World-leading weather scientists from the University of Reading have been following the path of one of the biggest storms to hit the South of England for several years. High winds and heavy rain battered southern parts of the UK, causing travel disruption to Monday morning commuters. Here, some of our scientists explain what was going on.
Dr Helen Dacre has been following the development of the storm and said: “Forecasters have learnt important lessons since the Great Storm of 1987, both in terms of the atmospheric physics, and in how to communicate warnings to the public. Better forecasts meant that the emergency services, transport bosses, employers and the public were given every chance to prepare. The fact that the Met Office was pretty accurately predicting the path and scale of this storm and issuing advance warnings on Thursday last week show that meteorology has made huge advances since 1987. These days, the Met Office uses more than 10 million observations a day, and we no longer have the same lack of data from the North Atlantic that previously caused problems for forecasters. Today, four-day forecasts are as accurate as one-day forecasts were in 1987.”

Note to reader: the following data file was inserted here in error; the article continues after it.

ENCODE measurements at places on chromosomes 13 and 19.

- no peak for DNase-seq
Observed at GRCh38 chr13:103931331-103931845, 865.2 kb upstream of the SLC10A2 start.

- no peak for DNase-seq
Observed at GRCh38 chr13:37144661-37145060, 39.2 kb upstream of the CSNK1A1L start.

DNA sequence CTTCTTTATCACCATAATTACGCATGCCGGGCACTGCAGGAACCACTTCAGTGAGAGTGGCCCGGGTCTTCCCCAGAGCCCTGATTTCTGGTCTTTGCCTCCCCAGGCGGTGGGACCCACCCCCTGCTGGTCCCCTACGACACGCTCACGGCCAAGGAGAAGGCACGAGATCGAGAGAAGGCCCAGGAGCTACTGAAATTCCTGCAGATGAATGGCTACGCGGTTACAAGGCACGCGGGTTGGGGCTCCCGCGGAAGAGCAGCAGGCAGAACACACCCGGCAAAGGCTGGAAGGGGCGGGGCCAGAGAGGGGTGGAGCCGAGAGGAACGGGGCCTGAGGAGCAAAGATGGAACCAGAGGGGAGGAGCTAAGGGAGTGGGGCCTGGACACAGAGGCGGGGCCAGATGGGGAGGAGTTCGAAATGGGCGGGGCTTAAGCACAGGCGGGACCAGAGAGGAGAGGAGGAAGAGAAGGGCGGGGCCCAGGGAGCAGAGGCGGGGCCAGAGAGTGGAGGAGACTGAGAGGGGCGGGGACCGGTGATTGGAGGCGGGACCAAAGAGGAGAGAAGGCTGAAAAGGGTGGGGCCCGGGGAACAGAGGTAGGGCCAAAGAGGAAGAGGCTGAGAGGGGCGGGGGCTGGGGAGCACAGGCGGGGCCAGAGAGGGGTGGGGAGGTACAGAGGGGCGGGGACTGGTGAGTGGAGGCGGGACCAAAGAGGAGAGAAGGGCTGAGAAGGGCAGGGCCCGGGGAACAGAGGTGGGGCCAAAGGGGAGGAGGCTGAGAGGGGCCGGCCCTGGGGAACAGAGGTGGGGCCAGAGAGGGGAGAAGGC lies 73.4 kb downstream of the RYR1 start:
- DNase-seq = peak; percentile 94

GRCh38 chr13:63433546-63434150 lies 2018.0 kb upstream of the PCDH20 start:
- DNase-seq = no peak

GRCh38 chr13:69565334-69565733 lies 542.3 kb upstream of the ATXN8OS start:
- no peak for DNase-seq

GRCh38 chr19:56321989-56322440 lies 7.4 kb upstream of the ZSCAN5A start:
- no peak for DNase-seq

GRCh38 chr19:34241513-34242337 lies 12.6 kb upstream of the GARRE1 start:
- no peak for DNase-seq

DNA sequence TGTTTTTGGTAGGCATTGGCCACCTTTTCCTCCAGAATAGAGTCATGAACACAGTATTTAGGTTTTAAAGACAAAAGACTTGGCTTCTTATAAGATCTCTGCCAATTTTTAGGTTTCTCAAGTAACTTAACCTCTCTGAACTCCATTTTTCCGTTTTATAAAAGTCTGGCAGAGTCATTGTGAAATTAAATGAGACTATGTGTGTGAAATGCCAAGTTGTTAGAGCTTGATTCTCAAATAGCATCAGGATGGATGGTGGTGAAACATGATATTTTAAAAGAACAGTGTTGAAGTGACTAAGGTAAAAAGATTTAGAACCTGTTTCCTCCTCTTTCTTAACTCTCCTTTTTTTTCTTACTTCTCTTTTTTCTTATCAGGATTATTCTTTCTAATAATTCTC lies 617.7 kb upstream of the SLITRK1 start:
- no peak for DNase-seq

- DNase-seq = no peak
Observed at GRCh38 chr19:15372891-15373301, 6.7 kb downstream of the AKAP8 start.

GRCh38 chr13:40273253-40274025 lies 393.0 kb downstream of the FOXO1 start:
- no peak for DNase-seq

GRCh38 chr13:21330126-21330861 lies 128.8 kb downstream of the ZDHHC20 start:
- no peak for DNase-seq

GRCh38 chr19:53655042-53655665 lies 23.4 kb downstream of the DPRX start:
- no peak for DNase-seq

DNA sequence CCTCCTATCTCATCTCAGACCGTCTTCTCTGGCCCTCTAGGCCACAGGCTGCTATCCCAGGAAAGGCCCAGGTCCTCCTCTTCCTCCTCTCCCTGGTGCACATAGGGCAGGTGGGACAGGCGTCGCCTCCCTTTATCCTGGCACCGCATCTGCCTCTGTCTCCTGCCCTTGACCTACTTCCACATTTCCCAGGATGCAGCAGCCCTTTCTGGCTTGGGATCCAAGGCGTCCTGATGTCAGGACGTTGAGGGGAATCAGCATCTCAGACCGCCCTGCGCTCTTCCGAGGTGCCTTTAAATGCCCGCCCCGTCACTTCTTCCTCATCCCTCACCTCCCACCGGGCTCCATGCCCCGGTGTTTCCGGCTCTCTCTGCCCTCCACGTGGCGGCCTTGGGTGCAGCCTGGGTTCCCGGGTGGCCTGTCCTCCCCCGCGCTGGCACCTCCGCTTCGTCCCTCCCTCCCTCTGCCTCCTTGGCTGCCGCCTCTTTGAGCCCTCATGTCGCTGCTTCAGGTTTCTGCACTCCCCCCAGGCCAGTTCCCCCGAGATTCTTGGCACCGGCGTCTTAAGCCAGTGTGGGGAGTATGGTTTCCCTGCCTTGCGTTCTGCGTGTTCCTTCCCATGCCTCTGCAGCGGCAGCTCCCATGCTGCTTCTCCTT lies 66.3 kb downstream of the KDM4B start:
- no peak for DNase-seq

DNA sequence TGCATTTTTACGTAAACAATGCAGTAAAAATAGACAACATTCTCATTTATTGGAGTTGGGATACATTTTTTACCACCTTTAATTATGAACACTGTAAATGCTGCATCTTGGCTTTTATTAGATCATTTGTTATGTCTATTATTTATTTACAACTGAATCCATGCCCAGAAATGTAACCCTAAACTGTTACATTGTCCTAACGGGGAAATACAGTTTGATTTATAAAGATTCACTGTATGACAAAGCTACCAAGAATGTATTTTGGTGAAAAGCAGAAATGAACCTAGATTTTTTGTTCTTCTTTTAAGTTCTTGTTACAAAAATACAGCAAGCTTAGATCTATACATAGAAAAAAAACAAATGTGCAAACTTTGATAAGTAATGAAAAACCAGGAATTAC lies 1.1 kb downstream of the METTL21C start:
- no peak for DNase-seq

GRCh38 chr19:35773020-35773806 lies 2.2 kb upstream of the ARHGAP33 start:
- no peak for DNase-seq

Dr Roger Brugge has been monitoring the situation at the University of Reading’s own atmospheric observatory. “There were some strong gusts of wind across Southern England, with gusts of up to 99mph on the Isle of Wight. Elsewhere strong gusts of 80mph appear to have brought down trees, causing travel problems for many commuters,” he said.
Over the weekend, Dr Rob Thompson & Dr Christopher Lee were interviewed by Channel 4 news during the MSc Dorset field course ‘Experiencing the weather’ where they launched weather balloons with the MSc students to watch the storm evolve.